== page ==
About a year ago, Bob and I were having dinner with another couple and the topic of work came up. When I mentioned looking for employment, mentioned being ready to go back to work now that the kids were getting older, my friend’s husband asked what my ideal job would be. I remember pausing to really think about his question and then I replied, “Events, I would love to do something with the execution of special events.”
In an uncharacteristic achievement of a stated goal, last week, I re-entered the workforce. Working in events.
I left full-time employment in 2009, shortly after Charlie was born. Two babies meant we’d entered the Extreme Zone in monthly childcare expenses and at some point, Bob and I decided it would be best for me to hop off the hamster wheel that happened to be our daily schedule with two children and two full-time jobs.
I’ve never been particularly career-driven. For example, there was no real end-goal in mind when I started college besides simply finishing it and even that didn’t seem necessarily like a mandate. I wasn’t like some of my friends who knew they wanted to be pharmacists or attorneys or engineers. I wasn’t sure what I wanted to do when I graduated besides “get a job.” Therefore, I selected the most general liberal arts degree I could declare and muddled my way through. Once I graduated, I basically (to borrow a new favorite term I recently heard) Forrest Gump’ed my way into a couple of great jobs, eventually landing at the U.S. Department of State working in a field that had absolutely nothing to do with my degree.
All this to illustrate that leaving full-time employment was not a difficult decision to make. Not even in the slightest. I wasn’t abandoning a dream or a passion or anything. However, staying at home to solely care for kids was never a particular end-goal of mine, either. Bob and I agreed it simply made the most sense for our family at the time. So, when I left the State Department, I quickly found part-time work in both marketing and freelance writing. Two things that I could do mostly from the comfort of my home. It was a hectic pace but a good kind of hectic. A productive hectic. And, I really enjoyed the events side of my marketing job, planning the logistics of and working on-site at an industry conference a team I worked with had developed. It was really good for me to stay employed. To keep one small grasp on something that was unrelated to child rearing. I was able to be a totally professional adult doing professional adult-y things while still caring for my young children. I was making it all work!
Then, Millie arrived.
Three kids happened to be the tipping point for our family in a lot of ways. Suddenly, we had SO MANY kids and one of the things I had to give up with the addition of a third child was my employment. We were living in Richmond at the time, Bob was working in Washington during the week and I just couldn’t keep the pace required for a part-time job with full-time kids. It turns out, I could not, in fact, Have It All. So, I somewhat reluctantly let go of my outside work. It was just another thing that had to be done. It was something that was now removed from my very busy plate and I was resigned to its necessity, if not slightly dismayed at everything that I had had to sacrifice.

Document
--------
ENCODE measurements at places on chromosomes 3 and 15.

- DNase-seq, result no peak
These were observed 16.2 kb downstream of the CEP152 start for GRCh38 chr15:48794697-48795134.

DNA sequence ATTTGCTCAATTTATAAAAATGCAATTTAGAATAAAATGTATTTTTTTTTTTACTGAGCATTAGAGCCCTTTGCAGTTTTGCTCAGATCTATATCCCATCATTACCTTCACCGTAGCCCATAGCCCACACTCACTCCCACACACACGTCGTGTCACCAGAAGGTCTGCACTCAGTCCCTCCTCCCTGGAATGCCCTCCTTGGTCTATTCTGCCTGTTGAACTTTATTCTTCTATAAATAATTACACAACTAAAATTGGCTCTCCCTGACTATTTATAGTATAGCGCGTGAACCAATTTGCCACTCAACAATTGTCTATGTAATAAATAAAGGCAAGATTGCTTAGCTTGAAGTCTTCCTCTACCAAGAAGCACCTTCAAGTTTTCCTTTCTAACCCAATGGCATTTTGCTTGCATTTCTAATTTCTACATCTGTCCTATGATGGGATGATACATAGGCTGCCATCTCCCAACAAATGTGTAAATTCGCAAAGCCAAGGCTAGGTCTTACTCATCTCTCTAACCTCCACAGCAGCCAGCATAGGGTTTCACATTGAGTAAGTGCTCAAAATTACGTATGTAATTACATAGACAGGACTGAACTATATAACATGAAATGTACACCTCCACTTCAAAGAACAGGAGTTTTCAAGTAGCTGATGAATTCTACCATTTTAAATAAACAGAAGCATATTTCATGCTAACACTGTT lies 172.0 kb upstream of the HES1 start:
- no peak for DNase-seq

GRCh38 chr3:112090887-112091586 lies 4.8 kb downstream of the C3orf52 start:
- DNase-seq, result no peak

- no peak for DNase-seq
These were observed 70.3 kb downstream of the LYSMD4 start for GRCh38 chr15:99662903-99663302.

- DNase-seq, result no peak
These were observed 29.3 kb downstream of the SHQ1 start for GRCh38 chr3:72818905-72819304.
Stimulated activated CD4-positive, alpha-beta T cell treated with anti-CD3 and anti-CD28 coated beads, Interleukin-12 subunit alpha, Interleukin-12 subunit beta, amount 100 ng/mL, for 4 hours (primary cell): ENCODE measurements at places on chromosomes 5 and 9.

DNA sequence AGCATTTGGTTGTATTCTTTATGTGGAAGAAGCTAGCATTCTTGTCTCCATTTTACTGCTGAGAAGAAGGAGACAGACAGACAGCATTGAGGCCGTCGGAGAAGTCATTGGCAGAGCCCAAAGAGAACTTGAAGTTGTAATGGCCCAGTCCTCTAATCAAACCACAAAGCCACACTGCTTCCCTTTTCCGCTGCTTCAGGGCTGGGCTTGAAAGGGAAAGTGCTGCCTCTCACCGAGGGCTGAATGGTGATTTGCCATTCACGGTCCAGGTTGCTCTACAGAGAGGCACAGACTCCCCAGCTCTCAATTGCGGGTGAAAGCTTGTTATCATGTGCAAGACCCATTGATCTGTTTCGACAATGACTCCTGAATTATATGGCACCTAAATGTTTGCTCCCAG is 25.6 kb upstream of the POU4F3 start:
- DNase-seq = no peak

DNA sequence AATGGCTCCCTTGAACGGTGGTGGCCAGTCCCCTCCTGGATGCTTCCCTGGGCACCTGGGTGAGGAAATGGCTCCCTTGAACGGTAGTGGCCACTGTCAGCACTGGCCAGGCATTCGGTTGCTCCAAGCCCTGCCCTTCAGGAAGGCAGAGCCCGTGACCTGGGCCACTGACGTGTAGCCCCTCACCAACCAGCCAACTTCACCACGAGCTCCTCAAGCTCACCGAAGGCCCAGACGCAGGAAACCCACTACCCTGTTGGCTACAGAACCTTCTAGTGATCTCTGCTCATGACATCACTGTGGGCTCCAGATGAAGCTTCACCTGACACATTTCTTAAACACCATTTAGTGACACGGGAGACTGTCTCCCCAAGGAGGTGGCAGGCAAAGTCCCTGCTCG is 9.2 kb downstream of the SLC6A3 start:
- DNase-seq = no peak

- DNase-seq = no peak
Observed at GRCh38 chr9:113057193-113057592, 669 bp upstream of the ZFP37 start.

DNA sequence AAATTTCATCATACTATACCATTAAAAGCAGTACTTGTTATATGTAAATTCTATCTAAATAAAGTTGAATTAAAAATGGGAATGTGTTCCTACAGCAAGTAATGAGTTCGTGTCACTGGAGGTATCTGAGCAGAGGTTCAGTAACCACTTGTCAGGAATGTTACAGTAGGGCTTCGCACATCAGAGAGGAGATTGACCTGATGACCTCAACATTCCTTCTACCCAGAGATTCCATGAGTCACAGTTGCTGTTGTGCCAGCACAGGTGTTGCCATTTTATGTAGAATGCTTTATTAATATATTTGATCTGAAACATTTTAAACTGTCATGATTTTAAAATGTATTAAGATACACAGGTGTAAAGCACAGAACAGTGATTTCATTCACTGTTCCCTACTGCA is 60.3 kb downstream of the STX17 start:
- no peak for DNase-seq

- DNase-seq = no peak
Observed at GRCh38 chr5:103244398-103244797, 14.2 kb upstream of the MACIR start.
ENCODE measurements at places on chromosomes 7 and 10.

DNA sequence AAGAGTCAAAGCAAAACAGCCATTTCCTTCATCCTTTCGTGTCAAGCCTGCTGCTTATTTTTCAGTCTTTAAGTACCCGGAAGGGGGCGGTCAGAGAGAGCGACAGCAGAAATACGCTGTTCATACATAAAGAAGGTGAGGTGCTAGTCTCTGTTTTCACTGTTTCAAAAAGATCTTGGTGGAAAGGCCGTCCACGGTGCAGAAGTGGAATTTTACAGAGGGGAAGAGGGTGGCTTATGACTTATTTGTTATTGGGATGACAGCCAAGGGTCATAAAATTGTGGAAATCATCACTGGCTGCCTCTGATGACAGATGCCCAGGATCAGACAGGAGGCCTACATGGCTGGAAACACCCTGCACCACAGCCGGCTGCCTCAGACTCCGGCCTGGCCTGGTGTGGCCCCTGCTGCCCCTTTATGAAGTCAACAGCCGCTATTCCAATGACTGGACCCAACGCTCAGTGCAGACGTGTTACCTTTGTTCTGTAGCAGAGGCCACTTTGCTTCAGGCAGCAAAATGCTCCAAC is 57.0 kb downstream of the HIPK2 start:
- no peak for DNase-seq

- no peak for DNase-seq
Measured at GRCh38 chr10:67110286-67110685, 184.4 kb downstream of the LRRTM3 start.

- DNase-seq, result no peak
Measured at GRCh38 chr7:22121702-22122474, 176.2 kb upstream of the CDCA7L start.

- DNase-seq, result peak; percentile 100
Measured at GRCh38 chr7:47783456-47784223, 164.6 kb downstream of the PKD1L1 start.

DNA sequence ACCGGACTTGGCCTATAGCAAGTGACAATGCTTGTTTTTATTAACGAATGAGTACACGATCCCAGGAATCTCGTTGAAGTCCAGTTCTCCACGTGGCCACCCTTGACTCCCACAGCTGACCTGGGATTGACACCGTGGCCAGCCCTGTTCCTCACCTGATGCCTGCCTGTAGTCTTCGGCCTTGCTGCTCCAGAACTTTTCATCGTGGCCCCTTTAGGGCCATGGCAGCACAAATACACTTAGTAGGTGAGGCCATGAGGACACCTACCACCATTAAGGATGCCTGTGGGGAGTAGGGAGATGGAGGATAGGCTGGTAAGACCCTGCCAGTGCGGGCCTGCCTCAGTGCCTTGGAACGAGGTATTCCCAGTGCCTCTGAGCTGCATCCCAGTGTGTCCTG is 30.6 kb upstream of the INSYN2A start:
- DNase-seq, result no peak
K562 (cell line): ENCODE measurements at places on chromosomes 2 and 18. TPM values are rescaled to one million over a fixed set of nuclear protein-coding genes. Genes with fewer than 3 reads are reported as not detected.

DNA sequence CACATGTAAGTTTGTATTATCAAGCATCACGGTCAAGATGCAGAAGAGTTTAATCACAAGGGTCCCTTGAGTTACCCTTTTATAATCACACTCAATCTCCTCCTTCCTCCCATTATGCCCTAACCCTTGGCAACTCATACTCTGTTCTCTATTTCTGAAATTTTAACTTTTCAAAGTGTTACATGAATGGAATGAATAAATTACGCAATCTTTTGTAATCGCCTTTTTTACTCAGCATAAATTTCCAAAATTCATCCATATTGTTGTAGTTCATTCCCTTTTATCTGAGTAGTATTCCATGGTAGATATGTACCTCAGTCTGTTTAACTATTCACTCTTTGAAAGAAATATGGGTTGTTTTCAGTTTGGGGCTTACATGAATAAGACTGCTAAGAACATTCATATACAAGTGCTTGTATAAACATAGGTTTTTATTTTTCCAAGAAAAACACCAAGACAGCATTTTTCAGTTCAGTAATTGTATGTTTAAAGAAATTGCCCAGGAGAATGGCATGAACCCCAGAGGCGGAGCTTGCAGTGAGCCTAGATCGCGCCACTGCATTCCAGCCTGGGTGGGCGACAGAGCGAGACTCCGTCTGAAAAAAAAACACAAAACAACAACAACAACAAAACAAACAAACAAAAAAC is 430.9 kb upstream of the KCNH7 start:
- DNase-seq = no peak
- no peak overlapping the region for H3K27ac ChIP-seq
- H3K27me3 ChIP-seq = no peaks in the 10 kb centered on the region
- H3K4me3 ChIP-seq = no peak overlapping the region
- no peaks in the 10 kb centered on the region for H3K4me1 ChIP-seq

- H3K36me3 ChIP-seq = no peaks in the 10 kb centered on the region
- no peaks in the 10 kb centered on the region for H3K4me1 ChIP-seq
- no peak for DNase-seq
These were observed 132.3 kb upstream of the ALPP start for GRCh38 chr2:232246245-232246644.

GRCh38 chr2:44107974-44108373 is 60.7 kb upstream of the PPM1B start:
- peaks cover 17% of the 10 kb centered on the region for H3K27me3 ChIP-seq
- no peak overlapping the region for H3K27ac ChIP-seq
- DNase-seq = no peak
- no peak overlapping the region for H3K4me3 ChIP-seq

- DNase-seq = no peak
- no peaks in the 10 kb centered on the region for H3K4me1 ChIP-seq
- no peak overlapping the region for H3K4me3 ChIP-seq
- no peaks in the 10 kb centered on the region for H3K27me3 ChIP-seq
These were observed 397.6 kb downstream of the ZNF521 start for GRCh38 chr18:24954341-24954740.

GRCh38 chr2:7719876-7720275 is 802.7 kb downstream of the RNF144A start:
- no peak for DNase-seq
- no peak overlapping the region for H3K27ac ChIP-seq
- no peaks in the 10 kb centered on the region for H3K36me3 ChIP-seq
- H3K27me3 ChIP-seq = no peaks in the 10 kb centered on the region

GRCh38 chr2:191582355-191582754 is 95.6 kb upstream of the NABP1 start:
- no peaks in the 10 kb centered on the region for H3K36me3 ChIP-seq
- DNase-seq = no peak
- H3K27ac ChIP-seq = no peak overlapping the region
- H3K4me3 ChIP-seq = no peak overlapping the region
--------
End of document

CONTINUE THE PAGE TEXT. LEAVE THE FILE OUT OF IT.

The years ticked by and my kids got older and more independent. Eventually, everybody could get themselves a snack on their own (for the most part), play unsupervised outside (for the most part) and use the potty all by themselves (for the most part). Then, last fall, they were all magically in school at the same time (for the most part). It was momentous. I enjoyed the silence for about fifteen minutes before thinking, I want to go back to work. It’s time. There’s once again room for me to be employed. So, I began sending out my resume in the hopes of finding a part-time position that would mesh well with my skill set and my availability. Bonus points if it was something I actually wanted to do.
After almost a year of looking for the right fit, I have finally found something that checks all of the boxes. I’ve been hired to assist with special events at a local winery. I help make sure weddings and corporate events run smoothly and seamlessly. If I could have hand-picked a job for me right now, it would probably have been this one. I’m ecstatic to be employed again. And, employed doing this line of work.
As a stay-at-home mom, the entire process of finding a new job, while not necessarily stressful, was just super intimidating. At first, I wasn’t sure how to explain the four year absence of employment on my resume and briefly considered adding a line that just read: “2012-2016 – KEPT FAMILY OF FIVE ALIVE THE WHOLE TIME.” (I ultimately decided to hi-light my freelance writing career in that space instead.) It had also been quite awhile since I’d interviewed in-person for a job (since 2002 actually, when I interviewed with BOB), a long time since I had answered questions about my strengths and weaknesses, a long time since I had considered wearing pants that actually buttoned. It was hard to shift from the part of my brain dedicated to kid minutiae to the part of my brain that needs to be all professional and stuff. At times during the search, it just felt so hard to break back in. But, break back in I did!
As I sat talking with Bob the other evening about my first week at work, I tried to explain to him how nice it was to have a thing again. To have a little space, a little corner in my life that is reserved for something I want to do, something I’d like to pursue. As moms who stay at home full time with little ones, it can be really hard to carve out some space that is just for us, to do something or follow something that interests us. I’m so thankful to have found the space to take on this new venture.